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Hey guys, I want to set up a BYT this summer so I've been doing a lot of reading and have figured out that I want to a 16 x 9 ft screen with a rear projection setup. I'm unsure of which projector to get though. I'll be showing movies during the evening and at night, so I need something with enough lumens to light up a screen of that size as the sun is setting or has just set. I have budgeted $10,000 for the projector, but am willing to go up to $18,000 if I need to. I'll be using the Open Air Cinema inflatable screen.

http://openaircinema.us/outdoor-mov...o-screens/16-open-air-pro-screen#.VTcOTZY8LCQ

Any advice would be greatly appreciated!
 

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Hey guys, I want to set up a BYT this summer so I've been doing a lot of reading and have figured out that I want to a 16 x 9 ft screen with a rear projection setup. I'm unsure of which projector to get though. I'll be showing movies during the evening and at night, so I need something with enough lumens to light up a screen of that size as the sun is setting or has just set. I have budgeted $10,000 for the projector, but am willing to go up to $18,000 if I need to. I'll be using the Open Air Cinema inflatable screen.

http://openaircinema.us/outdoor-mov...o-screens/16-open-air-pro-screen#.VTcOTZY8LCQ

Any advice would be greatly appreciated!
Hi - I'm using a Canon Realis WUX6000 for my outdoor theater at 16x9, from about 25 feet. Can be found new for under 4k with standard lens (+ rebate good for a second/spare lamp). It's 6k lumens. I am very happy with it for outdoor and large screen.
 

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Hi - I'm using a Canon Realis WUX6000 for my outdoor theater at 16x9, from about 25 feet. Can be found new for under 4k with standard lens (+ rebate good for a second/spare lamp). It's 6k lumens. I am very happy with it for outdoor and large screen.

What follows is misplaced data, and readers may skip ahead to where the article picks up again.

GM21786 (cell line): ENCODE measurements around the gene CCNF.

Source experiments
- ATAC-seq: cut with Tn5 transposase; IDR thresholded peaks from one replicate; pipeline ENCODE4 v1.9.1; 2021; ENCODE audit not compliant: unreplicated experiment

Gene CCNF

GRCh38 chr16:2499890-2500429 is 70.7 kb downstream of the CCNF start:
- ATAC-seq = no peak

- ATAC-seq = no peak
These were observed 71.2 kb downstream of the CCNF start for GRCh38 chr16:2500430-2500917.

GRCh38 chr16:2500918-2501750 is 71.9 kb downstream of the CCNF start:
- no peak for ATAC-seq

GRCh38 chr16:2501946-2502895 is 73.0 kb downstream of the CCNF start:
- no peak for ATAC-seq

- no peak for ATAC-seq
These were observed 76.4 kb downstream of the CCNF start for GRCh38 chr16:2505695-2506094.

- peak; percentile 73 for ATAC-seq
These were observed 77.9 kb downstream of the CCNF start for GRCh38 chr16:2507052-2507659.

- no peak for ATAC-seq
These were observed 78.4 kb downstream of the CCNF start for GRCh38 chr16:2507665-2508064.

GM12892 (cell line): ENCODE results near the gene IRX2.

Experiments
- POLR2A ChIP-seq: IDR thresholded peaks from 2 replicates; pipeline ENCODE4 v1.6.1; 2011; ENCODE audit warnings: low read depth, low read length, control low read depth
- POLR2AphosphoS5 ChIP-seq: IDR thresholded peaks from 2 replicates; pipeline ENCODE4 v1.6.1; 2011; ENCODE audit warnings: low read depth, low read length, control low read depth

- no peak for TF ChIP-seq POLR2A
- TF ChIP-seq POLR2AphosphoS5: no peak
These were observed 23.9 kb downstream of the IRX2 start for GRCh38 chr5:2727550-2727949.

I think this is a phenomenal option. The use of a 6,000 lumen rated projector on a screen that's almost 150 square feet is a great way to go. Spending $10,000 on an outdoor setup isn't going to yield much more once you have that screen, you just need a decent 1080p solution to fill it, and the Canon should deliver on that promise.

It's kind of a unique product since it's using LCoS technology which traditionally has better native contrast and lower inter-pixel gap. You get a very smooth, film-like image, but delivering it with so many lumens really should make it pop.

Once it's setup, invite me over! I want to see what you have.

Don't forget the audio.
 

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We've been in the outdoor projection business since 2005 and have tested dozens of projectors during that time. 6000 lumens is way too bright and will cause eye strain/headaches for some viewers if operated at full power. Nominally, you should be looking at 2300 DLP lumens for a theater-dark environment or 3600 DLP lumens for moderate levels of ambient light.

For DILA, you can go with half that: we're not sure why as the physics don't seem to make sense -- but the eye "reads" DILA lumens differently from DLP (just as DLP reads differently from LCD). But just to prove the point: we sold one of our professional-grade 16' x 9' outdoor screen systems to one of the top producers in Hollywood, and the results he gets from a 1300 lumens JVC are nothing short of phenomenal. Note: JVC also has a 1700 lumens model (DLA-F110E) that never really sold well and has since been discontinued -- but if you look on eBay, you might be able to find one.

In any event: short of using something similar to our $75K DayView screen system, even our 11K lumens projector won't let you see all that much on screen until your screen is completely covered by shade.

Having worked with lots of different brands, we have also found that not every projector performs reliably outdoors. Some brands will shut down even in a light breeze: if the projector's exhaust fan is inhibited from turning freely, the built-in thermal safety sensor will shut down the lamp.

That's why there are only three brands we recommend as all have thoroughly tested and consistently work reliably in all types of conditions: JVC, Panasonic, and Optoma. The latter provides a wide range of surprisingly affordable 1-chip DLP 1080P projectors that deliver great quality and are surprisingly affordable. As for Panasonic: the 3-chip projectors are going to be too expensive for your price range, but there's one single-chip in particular we strongly recommend: the PT-RZ670. We were involved in early testing, and were truly stunned by the picture quality!

In any event, have fun!
 
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